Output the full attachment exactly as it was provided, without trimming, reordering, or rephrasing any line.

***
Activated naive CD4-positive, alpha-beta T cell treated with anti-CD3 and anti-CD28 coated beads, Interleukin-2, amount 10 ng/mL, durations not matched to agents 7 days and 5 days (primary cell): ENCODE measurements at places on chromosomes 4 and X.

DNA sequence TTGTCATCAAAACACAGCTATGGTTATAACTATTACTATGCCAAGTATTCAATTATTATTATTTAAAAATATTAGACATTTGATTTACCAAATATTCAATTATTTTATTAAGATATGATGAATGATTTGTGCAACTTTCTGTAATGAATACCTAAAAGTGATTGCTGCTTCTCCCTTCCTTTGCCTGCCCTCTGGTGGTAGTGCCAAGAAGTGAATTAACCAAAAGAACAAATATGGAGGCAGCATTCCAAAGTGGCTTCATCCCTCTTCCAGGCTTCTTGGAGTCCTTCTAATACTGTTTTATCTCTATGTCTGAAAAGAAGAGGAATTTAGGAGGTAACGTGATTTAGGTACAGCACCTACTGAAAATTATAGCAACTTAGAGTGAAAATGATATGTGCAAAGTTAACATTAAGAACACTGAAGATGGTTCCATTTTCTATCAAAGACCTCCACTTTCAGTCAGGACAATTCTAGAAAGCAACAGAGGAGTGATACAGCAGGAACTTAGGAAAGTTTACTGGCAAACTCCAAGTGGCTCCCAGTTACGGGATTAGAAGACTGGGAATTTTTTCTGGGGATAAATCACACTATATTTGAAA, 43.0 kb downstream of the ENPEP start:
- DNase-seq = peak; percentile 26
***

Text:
Activated naive CD4-positive, alpha-beta T cell treated with anti-CD3 and anti-CD28 coated beads, Interleukin-2, amount 10 ng/mL, durations not matched to agents 7 days and 5 days (primary cell): ENCODE measurements at places on chromosomes 4 and X.

DNA sequence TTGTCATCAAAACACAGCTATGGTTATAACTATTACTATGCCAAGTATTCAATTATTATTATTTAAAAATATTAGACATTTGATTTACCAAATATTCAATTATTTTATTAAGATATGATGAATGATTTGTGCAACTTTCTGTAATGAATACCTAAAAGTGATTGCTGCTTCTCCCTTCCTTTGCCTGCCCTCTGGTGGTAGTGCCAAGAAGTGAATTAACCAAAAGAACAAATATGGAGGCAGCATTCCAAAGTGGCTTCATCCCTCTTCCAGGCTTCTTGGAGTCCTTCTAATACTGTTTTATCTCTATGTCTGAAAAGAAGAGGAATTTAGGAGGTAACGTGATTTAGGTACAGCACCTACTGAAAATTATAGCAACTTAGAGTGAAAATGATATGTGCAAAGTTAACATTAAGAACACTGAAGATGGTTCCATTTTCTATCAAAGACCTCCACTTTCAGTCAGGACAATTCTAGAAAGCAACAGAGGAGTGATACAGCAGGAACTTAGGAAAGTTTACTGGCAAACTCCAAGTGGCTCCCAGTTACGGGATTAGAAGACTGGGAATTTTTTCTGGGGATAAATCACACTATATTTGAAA, 43.0 kb downstream of the ENPEP start:
- DNase-seq = peak; percentile 26